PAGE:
South Tyneside residents react as headteachers urged to consider retaining face coverings

Less than two weeks ago, South Tyneside Council confirmed some of its schools were having to send children home due to staffing pressures created by high levels of Covid related staff absence.

By Neil Fatkin
Tuesday, 25th January 2022, 9:10 pm
Updated Tuesday, 25th January 2022, 9:11 pm

With very high levels of infection still prevalent on South Tyneside it’s a situation which on Friday (January 21) prompted Councillor Adam Ellison, Lead Member for Children, Young People and Families, to urge the Borough’s headteachers to “consider recommending face coverings” to pupils.

Nationally the most recently published Government figures showed on January 20th, around a million children in England - one out of every eight pupils - were off school and nine per cent of teachers were absent.

However, as of this Thursday (January 27th) the requirement for pupils to wear masks in classrooms and communal areas will be removed as part of the Government’s ending of Plan B restrictions.

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South Tyneside headteachers may keep face coverings for pupils despite ending of...

Speaking during the announcement last week, Education Secretary Nadhim Zahawi said: “Face-to-face education for all students has consistently been my priority, and that is why I am removing face coverings from classrooms – as promised – on the earliest possible date, making sure there is as little disruption to students’ learning as possible and children can enjoy a normal experience in the classroom.”

The situation has sparked a mass debate amongst our readers with some people feeling schools should exercise a cautious approach, while others feel headteachers should follow the Government’s stance.

With high levels of staff absence due to Covid, readers have been having their say as to whether removing the requirement for pupils to wear masks in schools is the correct decision. Picture Michael Gillen.

Below is a flavour of what our readers have said.

Arguments in favour of keeping masks

April Florence Cooper: “I think if a head teacher knows some of their staff are particularly vulnerable to the disease it's unsurprising that they would choose to keep students wearing masks in classrooms.”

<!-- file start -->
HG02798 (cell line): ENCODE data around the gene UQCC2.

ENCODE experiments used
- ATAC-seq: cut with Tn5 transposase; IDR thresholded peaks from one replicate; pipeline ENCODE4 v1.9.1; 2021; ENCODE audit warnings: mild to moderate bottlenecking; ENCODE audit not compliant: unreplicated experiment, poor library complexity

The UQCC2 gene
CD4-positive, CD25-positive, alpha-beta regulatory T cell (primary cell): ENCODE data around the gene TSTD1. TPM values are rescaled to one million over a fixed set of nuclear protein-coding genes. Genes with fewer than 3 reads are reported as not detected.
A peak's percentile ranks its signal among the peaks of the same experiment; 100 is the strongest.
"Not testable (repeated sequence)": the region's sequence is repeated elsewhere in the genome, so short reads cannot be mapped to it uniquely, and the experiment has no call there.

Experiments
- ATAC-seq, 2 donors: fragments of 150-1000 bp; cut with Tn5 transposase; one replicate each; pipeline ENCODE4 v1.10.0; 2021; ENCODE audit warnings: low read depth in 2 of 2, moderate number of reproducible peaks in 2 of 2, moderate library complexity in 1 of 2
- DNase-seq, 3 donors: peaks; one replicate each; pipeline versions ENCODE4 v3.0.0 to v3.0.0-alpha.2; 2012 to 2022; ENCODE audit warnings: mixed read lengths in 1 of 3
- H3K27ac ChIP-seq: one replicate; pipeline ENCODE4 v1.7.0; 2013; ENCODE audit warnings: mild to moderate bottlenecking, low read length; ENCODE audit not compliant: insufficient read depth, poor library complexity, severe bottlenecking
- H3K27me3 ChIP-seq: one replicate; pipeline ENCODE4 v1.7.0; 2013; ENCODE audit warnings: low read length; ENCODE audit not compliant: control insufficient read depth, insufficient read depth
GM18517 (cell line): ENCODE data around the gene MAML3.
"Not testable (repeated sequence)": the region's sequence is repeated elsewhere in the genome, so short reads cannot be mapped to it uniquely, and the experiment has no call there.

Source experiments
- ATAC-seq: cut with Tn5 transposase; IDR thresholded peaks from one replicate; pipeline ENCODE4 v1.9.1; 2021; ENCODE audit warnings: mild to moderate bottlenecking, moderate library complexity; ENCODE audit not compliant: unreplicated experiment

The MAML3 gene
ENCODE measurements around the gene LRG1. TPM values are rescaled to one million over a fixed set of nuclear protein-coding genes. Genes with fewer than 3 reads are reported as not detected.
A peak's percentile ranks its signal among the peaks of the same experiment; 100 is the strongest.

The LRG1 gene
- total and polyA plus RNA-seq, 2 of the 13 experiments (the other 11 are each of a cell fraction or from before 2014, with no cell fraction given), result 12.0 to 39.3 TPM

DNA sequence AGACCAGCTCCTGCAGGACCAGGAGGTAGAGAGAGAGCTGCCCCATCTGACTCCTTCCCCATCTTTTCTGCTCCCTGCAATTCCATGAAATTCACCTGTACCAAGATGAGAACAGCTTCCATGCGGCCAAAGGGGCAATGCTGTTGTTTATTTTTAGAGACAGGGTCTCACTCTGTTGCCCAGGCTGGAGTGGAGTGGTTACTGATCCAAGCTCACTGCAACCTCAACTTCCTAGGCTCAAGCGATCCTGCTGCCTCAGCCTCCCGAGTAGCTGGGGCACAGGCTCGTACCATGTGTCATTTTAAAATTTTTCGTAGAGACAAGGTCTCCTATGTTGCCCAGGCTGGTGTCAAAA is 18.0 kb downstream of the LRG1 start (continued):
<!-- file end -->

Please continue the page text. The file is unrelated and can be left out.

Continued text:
Gloria Dixon: “It's well known fact children are helping to spread this virus and if they are allowed to not wear masks, and teachers become ill and have to take time off, then you have shortages of teachers to teach the pupils.”

David Morrow: “It's not exactly a hardship to wear a mask.”

Mavis Douglass: “Schools can try it but because the Government policy is to say no masks could they enforce it? I intend to continue using a mask in crowded areas.”

Arguments against wearing masks

Denise Houston: “These kids have missed out big time and with masks they can't communicate with teachers and have high levels of anxiety as well. Let's get back to some kind of normal as this new one is supposed to mild.”

Wayne Goodwin: “It’s not kids responsibility to protect adults. The vaccine is meant to do that. And looking at the latest ONS statistics you’ll find higher case rates are in the vaccinated.”

Simon Sumner: “They should never have been made to wear them. We need to stop treating children like killing humanoid vectors of disease.”

Cheryl Pearce: “What's the point? In the times that face masks have been compulsory in school my son has caught Covid twice. Masks aren't going to stop the issue.”

Denny Moore: “It’s not children’s job to protect teachers from Covid - that’s the vaccines job.”

Steve Mackie: “No, masks should go. They've put up with them long enough.”

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